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Bullet policy · Oct 11, 2021

Biden Administration Restores Migratory Bird Protections

The Department of the Interior has launched a new course of action to restore protections under the Migratory Bird Treaty Act (MBTA) and is inviting ideas to develop a new permit system that aims to protect migratory birds while authorizing some accidental bird deaths.

On October 4, the U.S. Fish and Wildlife Service (USFWS) finalized a rulemaking that would revoke a Trump Administration regulation that restricted the MBTA to cover only intentional killings or injuring of birds. The Trump Administration’s rule, finalized in January 2021, determined that the “incidental” or accidental killing of birds resulting from an otherwise lawful activity is not prohibited under the MBTA. With the final revocation rule, which will go into effect on December 3, 2021, MBTA will once again apply to the accidental killing of birds.

Simultaneously, USFWS has issued an ‘advanced notice of proposed rulemaking’ announcing the agency’s intent to solicit public comments and information to help develop regulations to authorize the incidental take of migratory birds. “Our next step will be to create a commonsense approach to regulating the incidental take of migratory birds that works to both conserve birds and provide regulatory certainty to industry and stakeholders,” said Assistant Secretary for Fish and Wildlife and Parks Shannon Estenoz. USFWS is accepting public input until December 3, 2021.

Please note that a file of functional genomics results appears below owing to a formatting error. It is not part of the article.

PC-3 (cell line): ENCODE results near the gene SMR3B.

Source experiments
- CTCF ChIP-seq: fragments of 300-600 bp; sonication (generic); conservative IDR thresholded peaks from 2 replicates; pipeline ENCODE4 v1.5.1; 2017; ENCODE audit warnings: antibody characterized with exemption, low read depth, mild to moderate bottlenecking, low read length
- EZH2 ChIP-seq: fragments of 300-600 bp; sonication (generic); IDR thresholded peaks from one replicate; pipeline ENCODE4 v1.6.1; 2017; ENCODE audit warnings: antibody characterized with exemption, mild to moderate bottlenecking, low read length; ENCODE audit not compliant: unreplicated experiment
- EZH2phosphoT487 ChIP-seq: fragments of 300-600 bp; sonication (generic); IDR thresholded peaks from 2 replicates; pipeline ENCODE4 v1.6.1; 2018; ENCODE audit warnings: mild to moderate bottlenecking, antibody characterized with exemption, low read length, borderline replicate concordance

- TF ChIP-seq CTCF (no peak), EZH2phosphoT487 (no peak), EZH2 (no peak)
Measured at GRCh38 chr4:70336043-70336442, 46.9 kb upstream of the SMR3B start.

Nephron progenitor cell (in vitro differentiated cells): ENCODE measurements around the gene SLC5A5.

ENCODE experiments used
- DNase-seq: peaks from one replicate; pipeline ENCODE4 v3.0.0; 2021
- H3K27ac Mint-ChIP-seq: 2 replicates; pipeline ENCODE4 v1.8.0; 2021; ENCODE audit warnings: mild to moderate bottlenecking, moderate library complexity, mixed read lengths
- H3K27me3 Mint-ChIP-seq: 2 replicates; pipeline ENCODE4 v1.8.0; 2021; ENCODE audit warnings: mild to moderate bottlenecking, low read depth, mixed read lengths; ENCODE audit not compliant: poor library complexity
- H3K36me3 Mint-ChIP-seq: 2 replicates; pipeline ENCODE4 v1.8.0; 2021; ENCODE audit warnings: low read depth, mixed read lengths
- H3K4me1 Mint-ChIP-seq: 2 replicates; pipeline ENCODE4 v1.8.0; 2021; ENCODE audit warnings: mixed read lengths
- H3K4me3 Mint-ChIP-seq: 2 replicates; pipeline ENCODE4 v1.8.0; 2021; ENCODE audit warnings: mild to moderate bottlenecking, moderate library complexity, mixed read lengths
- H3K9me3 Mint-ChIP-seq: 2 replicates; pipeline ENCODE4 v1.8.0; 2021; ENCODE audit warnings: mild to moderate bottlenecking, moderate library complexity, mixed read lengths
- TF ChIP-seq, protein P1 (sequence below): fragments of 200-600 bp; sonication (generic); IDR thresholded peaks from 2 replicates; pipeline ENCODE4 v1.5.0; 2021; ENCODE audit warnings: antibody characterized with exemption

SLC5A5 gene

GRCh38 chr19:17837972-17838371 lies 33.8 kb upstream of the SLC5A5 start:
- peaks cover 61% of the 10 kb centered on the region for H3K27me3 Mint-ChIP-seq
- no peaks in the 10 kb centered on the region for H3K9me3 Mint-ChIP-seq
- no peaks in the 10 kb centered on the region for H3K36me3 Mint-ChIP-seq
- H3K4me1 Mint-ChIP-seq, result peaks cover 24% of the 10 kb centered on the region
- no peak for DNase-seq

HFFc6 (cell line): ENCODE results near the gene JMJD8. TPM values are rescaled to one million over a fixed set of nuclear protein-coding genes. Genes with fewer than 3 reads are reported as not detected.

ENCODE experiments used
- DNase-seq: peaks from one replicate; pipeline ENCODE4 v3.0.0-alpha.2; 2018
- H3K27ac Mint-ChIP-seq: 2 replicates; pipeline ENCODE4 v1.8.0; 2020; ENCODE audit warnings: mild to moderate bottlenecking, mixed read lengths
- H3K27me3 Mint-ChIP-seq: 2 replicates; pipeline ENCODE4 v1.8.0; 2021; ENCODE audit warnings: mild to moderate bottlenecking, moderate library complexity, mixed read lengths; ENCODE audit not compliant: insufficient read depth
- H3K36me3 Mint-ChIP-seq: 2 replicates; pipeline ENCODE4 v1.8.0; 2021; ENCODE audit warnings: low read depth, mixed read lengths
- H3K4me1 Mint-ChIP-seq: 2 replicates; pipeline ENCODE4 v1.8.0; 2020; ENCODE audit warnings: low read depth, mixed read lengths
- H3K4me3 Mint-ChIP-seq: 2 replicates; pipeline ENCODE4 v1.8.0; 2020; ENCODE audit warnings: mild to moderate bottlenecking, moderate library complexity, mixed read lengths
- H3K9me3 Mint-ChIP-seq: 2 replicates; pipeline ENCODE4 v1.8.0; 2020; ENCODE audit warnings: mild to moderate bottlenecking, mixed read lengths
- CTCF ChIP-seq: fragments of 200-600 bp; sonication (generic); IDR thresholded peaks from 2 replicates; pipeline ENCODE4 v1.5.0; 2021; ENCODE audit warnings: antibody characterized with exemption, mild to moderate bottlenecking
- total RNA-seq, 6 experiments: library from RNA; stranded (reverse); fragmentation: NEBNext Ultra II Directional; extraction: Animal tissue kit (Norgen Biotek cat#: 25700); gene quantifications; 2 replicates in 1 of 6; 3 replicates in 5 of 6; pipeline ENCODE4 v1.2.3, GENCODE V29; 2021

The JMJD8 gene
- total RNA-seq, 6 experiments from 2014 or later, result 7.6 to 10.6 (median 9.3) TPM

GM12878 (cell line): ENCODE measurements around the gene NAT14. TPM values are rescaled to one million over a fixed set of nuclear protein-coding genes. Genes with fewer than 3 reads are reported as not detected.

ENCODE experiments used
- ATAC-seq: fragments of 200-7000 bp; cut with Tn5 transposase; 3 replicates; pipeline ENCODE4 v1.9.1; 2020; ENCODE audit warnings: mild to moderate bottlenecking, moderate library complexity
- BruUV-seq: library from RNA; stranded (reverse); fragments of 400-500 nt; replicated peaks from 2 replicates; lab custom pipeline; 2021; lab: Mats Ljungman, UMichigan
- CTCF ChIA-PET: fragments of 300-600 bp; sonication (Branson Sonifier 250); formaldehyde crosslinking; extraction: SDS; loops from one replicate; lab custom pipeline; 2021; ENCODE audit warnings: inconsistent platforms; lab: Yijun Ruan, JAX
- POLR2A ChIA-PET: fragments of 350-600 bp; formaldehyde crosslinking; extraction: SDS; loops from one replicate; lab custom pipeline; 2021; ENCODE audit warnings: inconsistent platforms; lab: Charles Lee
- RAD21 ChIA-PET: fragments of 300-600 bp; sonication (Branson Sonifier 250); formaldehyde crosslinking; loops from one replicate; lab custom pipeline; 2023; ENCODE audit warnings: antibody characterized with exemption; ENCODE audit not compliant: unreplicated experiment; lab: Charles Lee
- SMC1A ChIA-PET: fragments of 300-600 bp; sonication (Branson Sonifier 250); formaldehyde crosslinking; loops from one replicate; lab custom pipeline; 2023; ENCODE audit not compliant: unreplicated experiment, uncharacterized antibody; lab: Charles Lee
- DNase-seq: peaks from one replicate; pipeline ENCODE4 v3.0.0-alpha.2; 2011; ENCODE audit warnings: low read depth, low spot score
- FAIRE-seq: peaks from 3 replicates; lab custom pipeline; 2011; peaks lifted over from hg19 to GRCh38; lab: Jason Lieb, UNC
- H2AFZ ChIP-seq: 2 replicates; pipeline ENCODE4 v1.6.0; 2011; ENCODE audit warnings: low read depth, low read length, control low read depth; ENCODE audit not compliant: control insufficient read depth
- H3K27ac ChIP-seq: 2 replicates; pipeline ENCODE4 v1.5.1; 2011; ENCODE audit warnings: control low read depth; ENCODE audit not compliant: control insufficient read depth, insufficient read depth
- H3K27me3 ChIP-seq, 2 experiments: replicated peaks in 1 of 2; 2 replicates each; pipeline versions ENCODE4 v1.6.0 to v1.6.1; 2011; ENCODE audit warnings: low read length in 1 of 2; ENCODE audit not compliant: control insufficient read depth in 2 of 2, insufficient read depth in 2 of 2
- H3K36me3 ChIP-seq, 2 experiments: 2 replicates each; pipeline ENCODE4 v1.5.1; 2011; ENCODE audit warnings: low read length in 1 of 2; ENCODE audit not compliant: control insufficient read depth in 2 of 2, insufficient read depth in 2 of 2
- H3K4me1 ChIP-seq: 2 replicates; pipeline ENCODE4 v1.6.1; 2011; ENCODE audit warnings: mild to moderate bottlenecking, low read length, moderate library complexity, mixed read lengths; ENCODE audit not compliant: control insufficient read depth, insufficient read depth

Conservation groups have welcomed the idea of developing such a permitting system. “We are glad to see the administration [start] a rulemaking process that can advance bird protections and increase certainty,” said Eric Schneider, policy manager at the National Audubon Society. “We hope to see a collaborative process that leads to the development of a common-sense permitting program for businesses to manage their obligations under the MBTA. A straightforward and well-funded permitting program will spur innovation and best practices for how industry can protect birds in their day-to-day operations.”

USFWS also plans to issue a Director’s Order providing instructions to agency employees regarding expectations for establishing criteria for the types of conduct that will be a priority for enforcement activities with respect to incidental take of migratory birds.


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